Rating: R for R for strong combat violence throughout, bloody images, and language. Enter with caution.
Verdict: Three stars out of four.
Starring: Cate Blanchett, Rooney Mara, Sarah Paulson, and Kyle Chandler
Synopsis: It's awards season, and that means a lot of meaty films with rich, challenging, smaller stories are in the main view. "Carol" is one such film. Though it didn't get nominated for Best Picture, as many had thought and some had hoped, it did garner six Oscar nominations and is getting seen a bit more widely now. It's not your typical or easy story. Based on the novel by Patricia Highsmith, "Carol" tells the story of a wife and mother, Carol (Blanchett), who doesn't fit one of those roles well and is desperate to hang on to the other. Carol and her husband (Chandler) are on the brink of a divorce, and she's on the bring of losing custody of her daughter. Because, in 1951 in New York and New Jersey, Carol's lifestyle isn't normal or acceptable. She has fallen in love with a store clerk (Mara), and that threatens to cost her everything. This isn't a racy film or one that seeks to draw audiences with that kind of story. It's about two unhappy women who are looking for somethings, find some sort of meaning and fulfillment in each other, and how the world reacts. We all probably have religious or moral convictions we bring to a story such as this — I know I do — so I won't belabor that point here. In terms of evaluating this as a piece of art and storytelling, I think it was beautifully shot, had some beautiful performances, and was a little too dry. Many have been outraged that the film didn't get a Best Picture nomination because they perceive it as prejudice among Academy voters. My first thought was the film was a little slow and boring in the way it's told, which keeps it from rising to the level of Best Picture in my opinion, regardless of how you feel about the narrative. I did love the way director Todd Haynes shot the film. He is great at capturing difficult stories of that era, having done so in the better film "Far From Heaven" in 2002. This doesn't rise to that level, but I did like the costumes and period setting, which have been honored by the Academy. In addition, I thought Blanchett and Mara were great in their performances. It was difficult parts to play, with each actress bringing a lot of layers of meaning and struggle to each scene. But they captured it beautifully. Blanchett is in the Best Actress category, while Mara is in the Best Supporting Actress category. Honestly, it's hard for me to distinguish between the roles. Both could/should be considered lead roles. But that's a minor quibble. While I found this movie strikingly beautiful to watch at times, and I loved the performances, it was sort of a miss for me. It took a long time to get where it was going and, almost as quickly, it ended.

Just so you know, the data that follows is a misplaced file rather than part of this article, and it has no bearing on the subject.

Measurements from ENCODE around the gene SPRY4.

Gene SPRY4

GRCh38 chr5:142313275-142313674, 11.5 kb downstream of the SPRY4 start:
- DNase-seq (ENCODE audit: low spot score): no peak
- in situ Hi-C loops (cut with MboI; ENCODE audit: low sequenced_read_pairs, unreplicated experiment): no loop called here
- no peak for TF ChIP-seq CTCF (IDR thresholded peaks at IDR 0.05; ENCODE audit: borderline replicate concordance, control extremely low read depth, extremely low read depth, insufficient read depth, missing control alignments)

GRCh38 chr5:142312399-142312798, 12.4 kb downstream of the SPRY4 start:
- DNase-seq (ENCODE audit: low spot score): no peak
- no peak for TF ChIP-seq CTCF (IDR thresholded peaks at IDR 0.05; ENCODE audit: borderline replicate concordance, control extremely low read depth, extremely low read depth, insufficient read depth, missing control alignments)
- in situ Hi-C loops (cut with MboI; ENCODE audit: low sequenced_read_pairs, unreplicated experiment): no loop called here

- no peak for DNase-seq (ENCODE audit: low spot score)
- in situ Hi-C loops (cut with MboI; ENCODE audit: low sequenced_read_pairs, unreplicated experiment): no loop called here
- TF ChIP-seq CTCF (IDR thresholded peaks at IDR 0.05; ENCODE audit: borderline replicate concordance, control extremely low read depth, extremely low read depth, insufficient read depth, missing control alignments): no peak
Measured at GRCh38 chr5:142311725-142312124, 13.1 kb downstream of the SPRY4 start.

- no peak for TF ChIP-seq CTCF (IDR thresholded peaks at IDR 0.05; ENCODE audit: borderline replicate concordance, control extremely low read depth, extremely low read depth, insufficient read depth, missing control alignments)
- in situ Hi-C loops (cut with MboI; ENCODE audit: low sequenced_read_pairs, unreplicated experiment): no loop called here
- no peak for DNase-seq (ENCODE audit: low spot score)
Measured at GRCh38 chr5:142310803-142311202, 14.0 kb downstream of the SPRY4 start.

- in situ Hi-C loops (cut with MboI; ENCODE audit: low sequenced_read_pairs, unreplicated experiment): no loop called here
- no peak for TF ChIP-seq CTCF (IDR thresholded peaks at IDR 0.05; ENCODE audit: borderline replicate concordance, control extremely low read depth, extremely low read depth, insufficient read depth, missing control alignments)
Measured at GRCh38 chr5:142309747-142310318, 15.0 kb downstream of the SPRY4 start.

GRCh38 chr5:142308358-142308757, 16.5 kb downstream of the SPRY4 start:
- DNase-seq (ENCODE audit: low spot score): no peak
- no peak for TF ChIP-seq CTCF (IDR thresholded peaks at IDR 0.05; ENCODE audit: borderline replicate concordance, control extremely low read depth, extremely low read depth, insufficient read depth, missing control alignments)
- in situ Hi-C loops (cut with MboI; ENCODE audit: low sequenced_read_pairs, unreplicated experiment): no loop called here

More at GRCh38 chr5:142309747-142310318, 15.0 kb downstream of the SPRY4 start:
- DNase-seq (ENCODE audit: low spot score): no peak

Rating: R for a scene of sexuality/nudity and brief language. Enter with caution.
Verdict: Two stars out of four.
Friday, January 22 - "The 5th Wave," "Dirty Grandpa," "The Boy"
Friday, January 29 - "Finest Hours," "Kung Fu Panda 3," "Fifty Shades of Black," "Jane's Got A Gun."